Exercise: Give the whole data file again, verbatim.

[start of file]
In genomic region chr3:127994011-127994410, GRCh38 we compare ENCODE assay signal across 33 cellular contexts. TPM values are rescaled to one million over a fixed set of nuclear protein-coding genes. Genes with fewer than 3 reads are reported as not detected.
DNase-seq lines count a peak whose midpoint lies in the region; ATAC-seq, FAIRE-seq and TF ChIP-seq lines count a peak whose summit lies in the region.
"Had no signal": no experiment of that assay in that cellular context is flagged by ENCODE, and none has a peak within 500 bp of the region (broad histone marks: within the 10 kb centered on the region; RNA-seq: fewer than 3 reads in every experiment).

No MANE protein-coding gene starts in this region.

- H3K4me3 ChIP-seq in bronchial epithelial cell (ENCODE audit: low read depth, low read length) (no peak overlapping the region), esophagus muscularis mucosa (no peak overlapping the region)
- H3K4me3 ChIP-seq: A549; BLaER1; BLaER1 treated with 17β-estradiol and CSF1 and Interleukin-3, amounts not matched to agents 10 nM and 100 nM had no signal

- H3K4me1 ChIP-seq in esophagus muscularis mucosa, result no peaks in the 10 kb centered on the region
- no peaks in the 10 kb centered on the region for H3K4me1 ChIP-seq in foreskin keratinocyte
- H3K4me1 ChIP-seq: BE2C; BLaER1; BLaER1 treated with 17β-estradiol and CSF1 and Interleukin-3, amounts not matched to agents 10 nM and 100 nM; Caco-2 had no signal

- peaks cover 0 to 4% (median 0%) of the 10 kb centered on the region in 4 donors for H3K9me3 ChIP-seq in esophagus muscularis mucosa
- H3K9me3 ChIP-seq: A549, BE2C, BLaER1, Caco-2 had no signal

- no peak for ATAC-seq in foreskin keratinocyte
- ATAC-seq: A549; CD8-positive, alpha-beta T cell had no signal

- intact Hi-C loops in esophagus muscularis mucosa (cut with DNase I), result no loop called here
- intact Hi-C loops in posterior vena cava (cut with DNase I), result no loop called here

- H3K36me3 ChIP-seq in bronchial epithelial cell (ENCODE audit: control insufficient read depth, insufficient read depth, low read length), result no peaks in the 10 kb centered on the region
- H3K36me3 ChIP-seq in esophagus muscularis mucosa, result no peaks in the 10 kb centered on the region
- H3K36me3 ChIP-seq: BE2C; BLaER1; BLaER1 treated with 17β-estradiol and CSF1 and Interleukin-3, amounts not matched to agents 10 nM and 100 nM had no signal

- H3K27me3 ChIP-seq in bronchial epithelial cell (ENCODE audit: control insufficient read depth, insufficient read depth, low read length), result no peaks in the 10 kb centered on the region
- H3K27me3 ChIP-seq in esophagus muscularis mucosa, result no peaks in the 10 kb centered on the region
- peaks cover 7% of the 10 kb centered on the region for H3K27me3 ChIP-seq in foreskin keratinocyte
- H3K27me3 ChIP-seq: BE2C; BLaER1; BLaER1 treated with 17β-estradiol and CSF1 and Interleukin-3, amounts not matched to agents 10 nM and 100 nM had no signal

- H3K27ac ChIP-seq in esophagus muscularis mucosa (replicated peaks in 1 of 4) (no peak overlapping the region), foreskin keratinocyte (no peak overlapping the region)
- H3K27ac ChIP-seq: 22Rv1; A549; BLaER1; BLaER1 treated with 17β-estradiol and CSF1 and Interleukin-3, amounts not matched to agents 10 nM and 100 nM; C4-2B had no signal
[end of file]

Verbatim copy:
In genomic region chr3:127994011-127994410, GRCh38 we compare ENCODE assay signal across 33 cellular contexts. TPM values are rescaled to one million over a fixed set of nuclear protein-coding genes. Genes with fewer than 3 reads are reported as not detected.
DNase-seq lines count a peak whose midpoint lies in the region; ATAC-seq, FAIRE-seq and TF ChIP-seq lines count a peak whose summit lies in the region.
"Had no signal": no experiment of that assay in that cellular context is flagged by ENCODE, and none has a peak within 500 bp of the region (broad histone marks: within the 10 kb centered on the region; RNA-seq: fewer than 3 reads in every experiment).

No MANE protein-coding gene starts in this region.

- H3K4me3 ChIP-seq in bronchial epithelial cell (ENCODE audit: low read depth, low read length) (no peak overlapping the region), esophagus muscularis mucosa (no peak overlapping the region)
- H3K4me3 ChIP-seq: A549; BLaER1; BLaER1 treated with 17β-estradiol and CSF1 and Interleukin-3, amounts not matched to agents 10 nM and 100 nM had no signal

- H3K4me1 ChIP-seq in esophagus muscularis mucosa, result no peaks in the 10 kb centered on the region
- no peaks in the 10 kb centered on the region for H3K4me1 ChIP-seq in foreskin keratinocyte
- H3K4me1 ChIP-seq: BE2C; BLaER1; BLaER1 treated with 17β-estradiol and CSF1 and Interleukin-3, amounts not matched to agents 10 nM and 100 nM; Caco-2 had no signal

- peaks cover 0 to 4% (median 0%) of the 10 kb centered on the region in 4 donors for H3K9me3 ChIP-seq in esophagus muscularis mucosa
- H3K9me3 ChIP-seq: A549, BE2C, BLaER1, Caco-2 had no signal

- no peak for ATAC-seq in foreskin keratinocyte
- ATAC-seq: A549; CD8-positive, alpha-beta T cell had no signal

- intact Hi-C loops in esophagus muscularis mucosa (cut with DNase I), result no loop called here
- intact Hi-C loops in posterior vena cava (cut with DNase I), result no loop called here

- H3K36me3 ChIP-seq in bronchial epithelial cell (ENCODE audit: control insufficient read depth, insufficient read depth, low read length), result no peaks in the 10 kb centered on the region
- H3K36me3 ChIP-seq in esophagus muscularis mucosa, result no peaks in the 10 kb centered on the region
- H3K36me3 ChIP-seq: BE2C; BLaER1; BLaER1 treated with 17β-estradiol and CSF1 and Interleukin-3, amounts not matched to agents 10 nM and 100 nM had no signal

- H3K27me3 ChIP-seq in bronchial epithelial cell (ENCODE audit: control insufficient read depth, insufficient read depth, low read length), result no peaks in the 10 kb centered on the region
- H3K27me3 ChIP-seq in esophagus muscularis mucosa, result no peaks in the 10 kb centered on the region
- peaks cover 7% of the 10 kb centered on the region for H3K27me3 ChIP-seq in foreskin keratinocyte
- H3K27me3 ChIP-seq: BE2C; BLaER1; BLaER1 treated with 17β-estradiol and CSF1 and Interleukin-3, amounts not matched to agents 10 nM and 100 nM had no signal

- H3K27ac ChIP-seq in esophagus muscularis mucosa (replicated peaks in 1 of 4) (no peak overlapping the region), foreskin keratinocyte (no peak overlapping the region)
- H3K27ac ChIP-seq: 22Rv1; A549; BLaER1; BLaER1 treated with 17β-estradiol and CSF1 and Interleukin-3, amounts not matched to agents 10 nM and 100 nM; C4-2B had no signal